AMRAP in 10 minutes of:
10 kb front squats
1 minute rest
3 rounds for time of:
15 db power snatch right hand
15 db power snatch left hand
“DESTROYING THE MYTHS- Weight training untruths weigh heavily on Women’s minds
In the past women of all ages have met social barriers, created by old-fashioned myths and confusion about weight training activities, whichhave prevented them from freely participating in weight training. Weightlifting does not necessarily mean struggling with huge weights and the development of large muscles as many women fear. Modern research has shown that lifting weights regularly can improve your general well being and increase your strength and stamina in daily life. If you want to lose fat or maintain a healthy weight, Weightlifting training is an effective way to stimulate your metabolism therefore liberating more energy from the food you eat. A physically active lifestyle including weightlifting, along with good nutrition, will also help protect you against heart disease, obesity, diabetes and osteoporosis. Below some common myths are confronted by the truth, in the hope that more women will take up the weightlifting challenge.
MYTH: All weight-training sports are the same.
FACT: Due to the low level of publicity surrounding weight training sports, public confusion has arisen about what each sport is about. Body Building is about the aesthetic appearance and size of the muscle, competitive Olympic weightlifting is about using 2 specific techniques relying on the legs (the Snatch and the Clean & Jerk) to lift a weight overhead and Power lifting uses 3 different lifts relying on the strength of the back, legs and upper body.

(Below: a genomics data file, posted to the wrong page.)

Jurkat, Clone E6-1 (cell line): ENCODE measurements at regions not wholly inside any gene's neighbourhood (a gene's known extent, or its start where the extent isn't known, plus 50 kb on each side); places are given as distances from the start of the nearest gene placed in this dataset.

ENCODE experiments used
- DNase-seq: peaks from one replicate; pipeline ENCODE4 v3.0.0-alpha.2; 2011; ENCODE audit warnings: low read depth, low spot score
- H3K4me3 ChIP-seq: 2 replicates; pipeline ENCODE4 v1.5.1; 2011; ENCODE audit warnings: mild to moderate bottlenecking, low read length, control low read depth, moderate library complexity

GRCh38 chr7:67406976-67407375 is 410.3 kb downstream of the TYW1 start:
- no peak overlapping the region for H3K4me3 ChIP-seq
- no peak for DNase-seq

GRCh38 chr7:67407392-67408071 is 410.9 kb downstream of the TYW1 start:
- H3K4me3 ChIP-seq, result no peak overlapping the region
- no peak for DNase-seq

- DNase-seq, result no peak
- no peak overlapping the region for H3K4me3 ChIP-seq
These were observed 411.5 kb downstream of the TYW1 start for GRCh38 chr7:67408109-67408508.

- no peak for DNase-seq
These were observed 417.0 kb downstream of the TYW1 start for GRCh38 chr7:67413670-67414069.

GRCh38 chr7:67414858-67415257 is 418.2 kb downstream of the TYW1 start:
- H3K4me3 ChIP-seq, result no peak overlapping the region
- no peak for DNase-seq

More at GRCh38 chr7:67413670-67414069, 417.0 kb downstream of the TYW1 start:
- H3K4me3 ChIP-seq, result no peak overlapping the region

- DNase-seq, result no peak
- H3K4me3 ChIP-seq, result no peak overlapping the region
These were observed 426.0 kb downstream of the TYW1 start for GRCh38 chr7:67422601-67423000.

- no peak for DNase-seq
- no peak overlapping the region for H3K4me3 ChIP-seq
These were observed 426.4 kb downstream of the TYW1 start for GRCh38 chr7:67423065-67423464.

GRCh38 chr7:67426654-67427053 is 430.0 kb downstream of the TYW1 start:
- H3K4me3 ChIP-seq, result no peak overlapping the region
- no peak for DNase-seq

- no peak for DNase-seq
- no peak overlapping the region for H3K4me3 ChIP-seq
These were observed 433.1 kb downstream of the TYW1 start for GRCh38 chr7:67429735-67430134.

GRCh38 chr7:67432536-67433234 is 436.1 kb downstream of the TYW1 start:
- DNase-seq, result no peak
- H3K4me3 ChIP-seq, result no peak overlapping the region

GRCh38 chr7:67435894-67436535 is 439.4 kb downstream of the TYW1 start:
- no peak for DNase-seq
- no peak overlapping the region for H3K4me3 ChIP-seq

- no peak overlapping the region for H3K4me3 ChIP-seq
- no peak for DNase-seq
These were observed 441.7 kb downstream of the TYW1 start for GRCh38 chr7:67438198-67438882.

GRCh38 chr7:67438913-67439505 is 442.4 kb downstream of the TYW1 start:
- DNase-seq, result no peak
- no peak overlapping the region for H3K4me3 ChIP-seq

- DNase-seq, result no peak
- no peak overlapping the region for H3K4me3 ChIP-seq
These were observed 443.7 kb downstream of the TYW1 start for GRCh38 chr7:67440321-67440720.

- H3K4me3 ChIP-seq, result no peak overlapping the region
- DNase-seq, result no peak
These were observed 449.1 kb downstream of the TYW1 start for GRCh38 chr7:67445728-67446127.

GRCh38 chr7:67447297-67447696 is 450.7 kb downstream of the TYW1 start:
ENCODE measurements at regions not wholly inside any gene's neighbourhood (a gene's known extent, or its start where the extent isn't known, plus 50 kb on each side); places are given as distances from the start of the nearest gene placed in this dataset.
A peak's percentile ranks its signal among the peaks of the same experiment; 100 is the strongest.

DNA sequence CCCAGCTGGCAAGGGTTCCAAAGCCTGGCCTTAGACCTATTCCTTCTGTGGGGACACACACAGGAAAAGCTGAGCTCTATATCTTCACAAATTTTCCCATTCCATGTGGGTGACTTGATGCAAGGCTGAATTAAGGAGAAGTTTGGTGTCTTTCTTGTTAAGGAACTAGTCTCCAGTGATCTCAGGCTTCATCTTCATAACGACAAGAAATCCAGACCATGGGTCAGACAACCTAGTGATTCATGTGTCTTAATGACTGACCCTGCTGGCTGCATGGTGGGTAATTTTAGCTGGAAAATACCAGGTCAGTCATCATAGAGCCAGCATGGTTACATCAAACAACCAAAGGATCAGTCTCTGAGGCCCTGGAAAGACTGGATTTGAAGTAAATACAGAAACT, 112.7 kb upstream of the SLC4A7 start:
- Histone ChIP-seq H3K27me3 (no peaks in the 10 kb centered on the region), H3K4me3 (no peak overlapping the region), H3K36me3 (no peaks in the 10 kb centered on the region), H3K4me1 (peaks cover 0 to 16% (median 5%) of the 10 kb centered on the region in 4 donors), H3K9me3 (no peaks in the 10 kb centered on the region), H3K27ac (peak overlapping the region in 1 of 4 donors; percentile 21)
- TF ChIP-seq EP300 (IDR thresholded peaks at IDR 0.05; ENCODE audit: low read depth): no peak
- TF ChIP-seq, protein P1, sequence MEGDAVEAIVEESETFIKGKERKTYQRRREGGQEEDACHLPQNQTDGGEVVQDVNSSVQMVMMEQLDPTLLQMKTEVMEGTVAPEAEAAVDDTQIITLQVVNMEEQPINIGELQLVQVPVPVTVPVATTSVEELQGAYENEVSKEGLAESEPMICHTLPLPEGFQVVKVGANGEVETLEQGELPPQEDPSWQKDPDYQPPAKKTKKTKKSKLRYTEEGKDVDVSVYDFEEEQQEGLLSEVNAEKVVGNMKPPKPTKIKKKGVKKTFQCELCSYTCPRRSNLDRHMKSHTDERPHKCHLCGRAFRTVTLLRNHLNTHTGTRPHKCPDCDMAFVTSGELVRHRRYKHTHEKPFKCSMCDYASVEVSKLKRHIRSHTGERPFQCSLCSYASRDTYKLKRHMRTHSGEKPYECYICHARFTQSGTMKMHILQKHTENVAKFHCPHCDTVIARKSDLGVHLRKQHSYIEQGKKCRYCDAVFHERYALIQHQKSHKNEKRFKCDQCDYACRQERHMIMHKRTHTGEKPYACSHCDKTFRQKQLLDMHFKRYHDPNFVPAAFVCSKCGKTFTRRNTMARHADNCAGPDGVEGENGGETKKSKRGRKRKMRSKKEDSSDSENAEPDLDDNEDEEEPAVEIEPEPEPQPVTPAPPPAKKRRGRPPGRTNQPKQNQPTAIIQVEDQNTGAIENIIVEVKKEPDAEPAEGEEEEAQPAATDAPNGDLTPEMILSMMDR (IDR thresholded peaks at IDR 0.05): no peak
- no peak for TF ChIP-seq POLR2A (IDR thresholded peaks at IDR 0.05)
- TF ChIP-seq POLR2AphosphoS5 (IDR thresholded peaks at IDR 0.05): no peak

MYTH: I can’t do Weightlifting because I am not strong enough.
FACT: Although Olympic Weightlifting is commonly seen as a test of strength, it is actually a very technically demanding sport. Coaches spend many months teaching a new participant correct lifting techniques and ensuring that these techniques are maintained. Strength can be developed through assistance exercises once Olympic Weightlifting movements are mastered. Women can develop strength quicker that their male counterparts, so feeling “not strong enough” is even more of a reason to take up weight training.
MYTH: Weightlifting gives women bulky muscles.
FACT: Due to the hormonal differences between men and women, females can develop strength through resistance training, without an excessive increase in muscle size or bulk (less than 5mm). Most women participating in Olympic Weightlifting actually experience a loss of excess body fat and therefore experience a reduction in their overall body size.
MYTH: Weightlifting will hurt your back
FACT: Olympic Weightlifting techniques are safe and efficient relying on the muscles in the legs and bottom for generating force, with the load shifted away from the back. Weightlifting training also includes strength and stability training for the abdominals and back.”